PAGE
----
The deal is among the largest for PCT, which a spokesperson said is set to make further announcements in the next few weeks, and has critics again asking questions about how PCT is structured. They now have a prime illustration of why the agency's business needs a skeptical look.

"It essentially takes offset payments from schools and hospitals and gives them to industrial emitters," said New Democratic Party environment critic Rob Fleming. "To think we're going to drive private sector innovation by transferring money from schools, hospitals and public sector organizations is absurd."

The PCT is using public money to pay EnCana to do something they should already be doing on their own, he said.

Independent Cariboo North MLA Bob Simpson issued a press release criticizing the EnCana deal: "Subsidies are not the only tool available for us to encourage corporations to reduce their carbon footprint. We need to explore other options that do not include using money intended for classrooms."

Schools could use money

The Pacific Carbon Trust began selling offsets in 2007, mostly to the public sector. The province legislated that the core of the government would be carbon neutral by 2010, with local governments to follow by 2012. Public bodies have been working to reduce their emissions, but as long as they are above zero, they'll have to pay for offsets to balance them.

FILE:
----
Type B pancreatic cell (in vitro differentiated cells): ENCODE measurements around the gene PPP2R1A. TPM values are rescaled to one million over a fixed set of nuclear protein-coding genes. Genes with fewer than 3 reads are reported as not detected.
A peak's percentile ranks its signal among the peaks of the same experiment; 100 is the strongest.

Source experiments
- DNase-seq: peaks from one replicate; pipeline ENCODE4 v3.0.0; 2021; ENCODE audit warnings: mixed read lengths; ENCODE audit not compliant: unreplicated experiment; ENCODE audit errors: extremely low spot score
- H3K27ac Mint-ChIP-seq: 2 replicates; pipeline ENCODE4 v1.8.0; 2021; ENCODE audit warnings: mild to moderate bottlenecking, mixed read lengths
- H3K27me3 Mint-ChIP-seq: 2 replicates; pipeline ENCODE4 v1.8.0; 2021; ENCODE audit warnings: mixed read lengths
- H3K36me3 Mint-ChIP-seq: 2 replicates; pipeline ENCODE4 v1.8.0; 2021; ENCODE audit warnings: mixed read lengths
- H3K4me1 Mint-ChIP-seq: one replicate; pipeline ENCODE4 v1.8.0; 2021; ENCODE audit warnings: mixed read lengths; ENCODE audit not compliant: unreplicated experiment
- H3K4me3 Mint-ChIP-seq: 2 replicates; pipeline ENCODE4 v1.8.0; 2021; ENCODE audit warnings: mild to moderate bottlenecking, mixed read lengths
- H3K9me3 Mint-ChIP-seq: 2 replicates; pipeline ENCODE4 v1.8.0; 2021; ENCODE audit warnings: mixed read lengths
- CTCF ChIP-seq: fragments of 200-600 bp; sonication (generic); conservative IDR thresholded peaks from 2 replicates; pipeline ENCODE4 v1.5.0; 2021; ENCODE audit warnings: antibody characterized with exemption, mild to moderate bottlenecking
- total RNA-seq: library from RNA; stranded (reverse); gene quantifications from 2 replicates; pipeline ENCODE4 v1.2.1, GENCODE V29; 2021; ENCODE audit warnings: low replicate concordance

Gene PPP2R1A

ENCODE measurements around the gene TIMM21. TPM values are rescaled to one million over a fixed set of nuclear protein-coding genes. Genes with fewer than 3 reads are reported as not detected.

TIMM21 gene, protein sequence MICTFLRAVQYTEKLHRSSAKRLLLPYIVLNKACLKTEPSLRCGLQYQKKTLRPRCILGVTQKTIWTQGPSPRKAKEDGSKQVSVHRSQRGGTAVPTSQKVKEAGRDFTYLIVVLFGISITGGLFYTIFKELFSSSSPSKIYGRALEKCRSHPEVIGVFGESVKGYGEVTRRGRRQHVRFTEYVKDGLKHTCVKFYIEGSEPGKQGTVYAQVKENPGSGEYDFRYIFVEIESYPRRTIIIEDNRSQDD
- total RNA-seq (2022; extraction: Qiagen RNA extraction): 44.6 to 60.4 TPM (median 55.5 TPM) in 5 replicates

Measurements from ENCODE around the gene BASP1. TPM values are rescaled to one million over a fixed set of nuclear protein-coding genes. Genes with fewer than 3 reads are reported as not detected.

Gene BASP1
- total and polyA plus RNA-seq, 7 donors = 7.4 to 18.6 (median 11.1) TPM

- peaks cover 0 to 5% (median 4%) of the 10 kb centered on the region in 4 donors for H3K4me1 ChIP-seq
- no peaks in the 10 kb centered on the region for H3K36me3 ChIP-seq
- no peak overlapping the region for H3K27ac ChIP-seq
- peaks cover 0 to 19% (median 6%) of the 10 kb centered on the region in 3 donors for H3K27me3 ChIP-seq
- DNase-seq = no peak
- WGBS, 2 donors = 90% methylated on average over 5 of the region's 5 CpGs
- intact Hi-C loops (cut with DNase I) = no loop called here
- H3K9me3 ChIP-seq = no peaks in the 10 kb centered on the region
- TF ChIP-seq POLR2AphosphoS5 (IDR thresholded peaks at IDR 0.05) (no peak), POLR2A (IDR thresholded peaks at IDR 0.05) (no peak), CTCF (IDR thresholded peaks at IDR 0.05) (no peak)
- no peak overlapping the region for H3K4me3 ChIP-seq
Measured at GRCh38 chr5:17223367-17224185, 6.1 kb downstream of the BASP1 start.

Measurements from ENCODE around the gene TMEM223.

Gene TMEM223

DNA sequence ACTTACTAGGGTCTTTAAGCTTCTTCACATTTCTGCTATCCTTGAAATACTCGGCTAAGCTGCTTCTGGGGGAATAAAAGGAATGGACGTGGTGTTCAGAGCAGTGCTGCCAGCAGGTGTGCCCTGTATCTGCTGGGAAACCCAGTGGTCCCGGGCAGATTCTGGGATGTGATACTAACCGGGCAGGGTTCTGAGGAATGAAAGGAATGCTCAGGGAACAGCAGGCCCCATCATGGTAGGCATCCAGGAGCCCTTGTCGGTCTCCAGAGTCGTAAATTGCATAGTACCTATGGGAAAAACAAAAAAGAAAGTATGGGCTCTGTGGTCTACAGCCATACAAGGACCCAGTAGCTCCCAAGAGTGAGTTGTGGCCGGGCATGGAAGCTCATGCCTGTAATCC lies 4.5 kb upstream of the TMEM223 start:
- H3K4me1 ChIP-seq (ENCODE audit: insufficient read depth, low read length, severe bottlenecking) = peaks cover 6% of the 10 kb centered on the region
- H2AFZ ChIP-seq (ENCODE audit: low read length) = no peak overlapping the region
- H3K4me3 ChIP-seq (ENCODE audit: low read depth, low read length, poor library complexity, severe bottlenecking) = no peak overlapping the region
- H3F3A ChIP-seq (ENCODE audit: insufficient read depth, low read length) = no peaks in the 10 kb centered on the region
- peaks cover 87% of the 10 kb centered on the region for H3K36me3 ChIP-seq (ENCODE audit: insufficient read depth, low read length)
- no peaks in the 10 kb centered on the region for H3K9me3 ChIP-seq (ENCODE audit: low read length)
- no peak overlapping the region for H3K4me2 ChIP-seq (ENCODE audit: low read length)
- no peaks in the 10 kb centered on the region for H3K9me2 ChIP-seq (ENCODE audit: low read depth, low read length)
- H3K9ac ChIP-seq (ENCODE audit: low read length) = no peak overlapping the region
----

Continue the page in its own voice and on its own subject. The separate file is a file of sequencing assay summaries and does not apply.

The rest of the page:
For the Victoria school district, which is as financially strapped as other boards of education in the province, that meant a $170,000 expense in the 2010-11 fiscal year, said Seamus Howley, director of facilities for the district.

"We could all do without it," said Howley. "We would very much like to see that money going back to school districts to improve our facilities, thereby reducing our carbon footprint."

Howley said he expects other school districts had to spend similar amounts of money on carbon offsets. "We have a lot of older, very old schools, and they tend to be not that efficient," he said. Districts like Vancouver would be in a similar situation, while districts like Surrey where the schools are newer might be a bit better off, he said.

"We have a number of projects underway... that we hope will reduce it next year," he said. To do that, it would be helpful to have the money for offsets to spend on those projects, he said.

Neither Finance Minister Kevin Falcon, who is responsible for the PCT, nor Environment Minister Terry Lake were available for an interview.